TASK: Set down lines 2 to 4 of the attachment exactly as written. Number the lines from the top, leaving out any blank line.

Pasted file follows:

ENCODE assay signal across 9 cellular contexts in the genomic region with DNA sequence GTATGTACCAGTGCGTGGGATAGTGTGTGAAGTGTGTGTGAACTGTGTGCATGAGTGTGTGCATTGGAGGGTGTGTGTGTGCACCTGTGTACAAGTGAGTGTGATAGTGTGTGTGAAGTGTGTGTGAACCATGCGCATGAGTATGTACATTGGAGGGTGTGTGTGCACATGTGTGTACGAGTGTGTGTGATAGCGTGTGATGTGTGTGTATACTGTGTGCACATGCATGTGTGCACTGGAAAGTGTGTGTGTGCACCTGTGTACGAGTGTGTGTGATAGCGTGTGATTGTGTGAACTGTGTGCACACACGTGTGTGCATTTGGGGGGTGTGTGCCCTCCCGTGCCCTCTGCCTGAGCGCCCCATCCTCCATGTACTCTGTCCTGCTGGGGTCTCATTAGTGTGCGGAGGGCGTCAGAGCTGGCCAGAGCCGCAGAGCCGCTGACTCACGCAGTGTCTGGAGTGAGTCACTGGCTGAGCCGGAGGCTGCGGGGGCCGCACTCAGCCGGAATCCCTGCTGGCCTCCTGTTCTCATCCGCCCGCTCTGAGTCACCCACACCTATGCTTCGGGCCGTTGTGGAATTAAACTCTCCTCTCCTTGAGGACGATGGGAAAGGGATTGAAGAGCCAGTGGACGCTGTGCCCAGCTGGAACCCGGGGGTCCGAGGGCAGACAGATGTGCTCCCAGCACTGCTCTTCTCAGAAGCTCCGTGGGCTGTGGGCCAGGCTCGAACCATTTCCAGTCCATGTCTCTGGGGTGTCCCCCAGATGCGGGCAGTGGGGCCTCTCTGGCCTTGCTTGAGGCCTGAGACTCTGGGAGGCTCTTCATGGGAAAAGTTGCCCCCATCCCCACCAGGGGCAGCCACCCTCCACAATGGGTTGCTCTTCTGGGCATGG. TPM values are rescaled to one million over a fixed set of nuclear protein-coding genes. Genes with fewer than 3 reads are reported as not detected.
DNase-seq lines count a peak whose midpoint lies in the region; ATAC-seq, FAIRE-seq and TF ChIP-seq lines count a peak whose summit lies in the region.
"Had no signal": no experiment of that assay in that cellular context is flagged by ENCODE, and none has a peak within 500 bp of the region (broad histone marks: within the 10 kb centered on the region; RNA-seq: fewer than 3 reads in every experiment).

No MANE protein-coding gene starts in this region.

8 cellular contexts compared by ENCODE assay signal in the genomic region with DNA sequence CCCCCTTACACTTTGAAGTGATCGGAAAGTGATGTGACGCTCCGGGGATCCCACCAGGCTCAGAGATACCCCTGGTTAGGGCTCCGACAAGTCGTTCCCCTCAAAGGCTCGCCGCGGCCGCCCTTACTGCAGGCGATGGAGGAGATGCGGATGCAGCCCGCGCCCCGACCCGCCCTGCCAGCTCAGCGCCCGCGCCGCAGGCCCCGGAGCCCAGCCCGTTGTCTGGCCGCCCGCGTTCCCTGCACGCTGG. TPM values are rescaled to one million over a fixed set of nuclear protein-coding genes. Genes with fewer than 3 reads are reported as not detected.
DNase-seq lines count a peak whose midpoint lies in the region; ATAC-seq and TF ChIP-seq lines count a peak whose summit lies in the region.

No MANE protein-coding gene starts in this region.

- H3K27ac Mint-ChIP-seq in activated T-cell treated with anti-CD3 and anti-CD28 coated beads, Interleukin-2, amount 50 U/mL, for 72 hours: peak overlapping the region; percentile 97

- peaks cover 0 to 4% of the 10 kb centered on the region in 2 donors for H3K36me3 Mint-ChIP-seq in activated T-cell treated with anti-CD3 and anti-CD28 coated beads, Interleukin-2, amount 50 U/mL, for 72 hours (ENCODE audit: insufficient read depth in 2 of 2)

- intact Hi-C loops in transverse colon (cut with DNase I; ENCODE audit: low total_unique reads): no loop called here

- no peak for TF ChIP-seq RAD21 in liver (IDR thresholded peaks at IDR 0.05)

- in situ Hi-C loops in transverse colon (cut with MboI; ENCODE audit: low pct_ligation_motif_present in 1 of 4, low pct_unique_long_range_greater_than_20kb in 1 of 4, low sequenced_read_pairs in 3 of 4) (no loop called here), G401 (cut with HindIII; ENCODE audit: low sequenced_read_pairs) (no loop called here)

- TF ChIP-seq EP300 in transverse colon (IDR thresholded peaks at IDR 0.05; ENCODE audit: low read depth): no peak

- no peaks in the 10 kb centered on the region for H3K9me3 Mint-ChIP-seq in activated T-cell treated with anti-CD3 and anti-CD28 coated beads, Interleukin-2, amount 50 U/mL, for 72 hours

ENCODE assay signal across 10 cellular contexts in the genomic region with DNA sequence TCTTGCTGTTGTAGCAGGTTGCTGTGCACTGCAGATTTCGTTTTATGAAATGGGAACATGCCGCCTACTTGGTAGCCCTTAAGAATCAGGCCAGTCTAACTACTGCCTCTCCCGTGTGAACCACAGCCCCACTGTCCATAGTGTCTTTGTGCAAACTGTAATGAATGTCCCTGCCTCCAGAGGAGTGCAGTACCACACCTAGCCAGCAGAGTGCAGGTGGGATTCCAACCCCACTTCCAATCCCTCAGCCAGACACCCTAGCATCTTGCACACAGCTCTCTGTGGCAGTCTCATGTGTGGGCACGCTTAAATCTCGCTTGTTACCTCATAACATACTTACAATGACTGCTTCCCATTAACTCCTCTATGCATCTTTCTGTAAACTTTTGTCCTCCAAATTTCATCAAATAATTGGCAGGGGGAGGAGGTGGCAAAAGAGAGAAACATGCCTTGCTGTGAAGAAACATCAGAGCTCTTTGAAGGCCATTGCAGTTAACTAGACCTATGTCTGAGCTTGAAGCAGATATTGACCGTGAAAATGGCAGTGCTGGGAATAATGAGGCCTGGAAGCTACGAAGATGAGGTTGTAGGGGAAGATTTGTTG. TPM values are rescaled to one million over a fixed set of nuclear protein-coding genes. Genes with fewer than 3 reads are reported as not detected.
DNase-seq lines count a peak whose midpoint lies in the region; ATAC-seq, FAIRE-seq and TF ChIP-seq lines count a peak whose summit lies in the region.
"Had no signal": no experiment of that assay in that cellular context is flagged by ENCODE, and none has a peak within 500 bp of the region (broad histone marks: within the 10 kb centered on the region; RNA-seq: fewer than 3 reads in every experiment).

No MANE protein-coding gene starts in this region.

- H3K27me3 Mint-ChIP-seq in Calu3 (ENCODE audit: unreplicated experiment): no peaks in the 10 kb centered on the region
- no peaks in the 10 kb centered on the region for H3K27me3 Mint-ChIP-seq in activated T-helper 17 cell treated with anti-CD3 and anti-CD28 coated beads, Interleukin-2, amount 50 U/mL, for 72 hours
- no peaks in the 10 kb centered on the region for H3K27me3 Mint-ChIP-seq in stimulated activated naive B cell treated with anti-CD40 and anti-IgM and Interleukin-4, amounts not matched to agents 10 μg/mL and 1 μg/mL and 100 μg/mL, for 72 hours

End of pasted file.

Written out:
DNase-seq lines count a peak whose midpoint lies in the region; ATAC-seq, FAIRE-seq and TF ChIP-seq lines count a peak whose summit lies in the region.
"Had no signal": no experiment of that assay in that cellular context is flagged by ENCODE, and none has a peak within 500 bp of the region (broad histone marks: within the 10 kb centered on the region; RNA-seq: fewer than 3 reads in every experiment).

No MANE protein-coding gene starts in this region.